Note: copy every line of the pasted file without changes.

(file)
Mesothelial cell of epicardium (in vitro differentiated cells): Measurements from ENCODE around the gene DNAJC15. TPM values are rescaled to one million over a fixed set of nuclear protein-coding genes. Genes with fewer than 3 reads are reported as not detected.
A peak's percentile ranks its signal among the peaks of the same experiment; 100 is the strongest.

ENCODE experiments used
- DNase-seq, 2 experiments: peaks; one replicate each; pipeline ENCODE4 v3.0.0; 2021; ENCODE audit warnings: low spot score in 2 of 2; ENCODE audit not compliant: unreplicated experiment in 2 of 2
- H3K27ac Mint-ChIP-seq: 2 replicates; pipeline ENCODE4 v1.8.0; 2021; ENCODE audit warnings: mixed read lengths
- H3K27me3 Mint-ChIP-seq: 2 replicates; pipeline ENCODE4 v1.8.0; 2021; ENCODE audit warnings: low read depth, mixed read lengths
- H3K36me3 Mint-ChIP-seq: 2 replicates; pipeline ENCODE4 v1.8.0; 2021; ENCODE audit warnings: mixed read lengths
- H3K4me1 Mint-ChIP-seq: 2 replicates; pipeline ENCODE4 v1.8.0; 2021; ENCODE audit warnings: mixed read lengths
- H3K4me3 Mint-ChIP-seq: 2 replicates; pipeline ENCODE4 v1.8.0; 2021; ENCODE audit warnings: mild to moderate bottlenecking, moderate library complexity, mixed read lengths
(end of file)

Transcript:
Mesothelial cell of epicardium (in vitro differentiated cells): Measurements from ENCODE around the gene DNAJC15. TPM values are rescaled to one million over a fixed set of nuclear protein-coding genes. Genes with fewer than 3 reads are reported as not detected.
A peak's percentile ranks its signal among the peaks of the same experiment; 100 is the strongest.

ENCODE experiments used
- DNase-seq, 2 experiments: peaks; one replicate each; pipeline ENCODE4 v3.0.0; 2021; ENCODE audit warnings: low spot score in 2 of 2; ENCODE audit not compliant: unreplicated experiment in 2 of 2
- H3K27ac Mint-ChIP-seq: 2 replicates; pipeline ENCODE4 v1.8.0; 2021; ENCODE audit warnings: mixed read lengths
- H3K27me3 Mint-ChIP-seq: 2 replicates; pipeline ENCODE4 v1.8.0; 2021; ENCODE audit warnings: low read depth, mixed read lengths
- H3K36me3 Mint-ChIP-seq: 2 replicates; pipeline ENCODE4 v1.8.0; 2021; ENCODE audit warnings: mixed read lengths
- H3K4me1 Mint-ChIP-seq: 2 replicates; pipeline ENCODE4 v1.8.0; 2021; ENCODE audit warnings: mixed read lengths
- H3K4me3 Mint-ChIP-seq: 2 replicates; pipeline ENCODE4 v1.8.0; 2021; ENCODE audit warnings: mild to moderate bottlenecking, moderate library complexity, mixed read lengths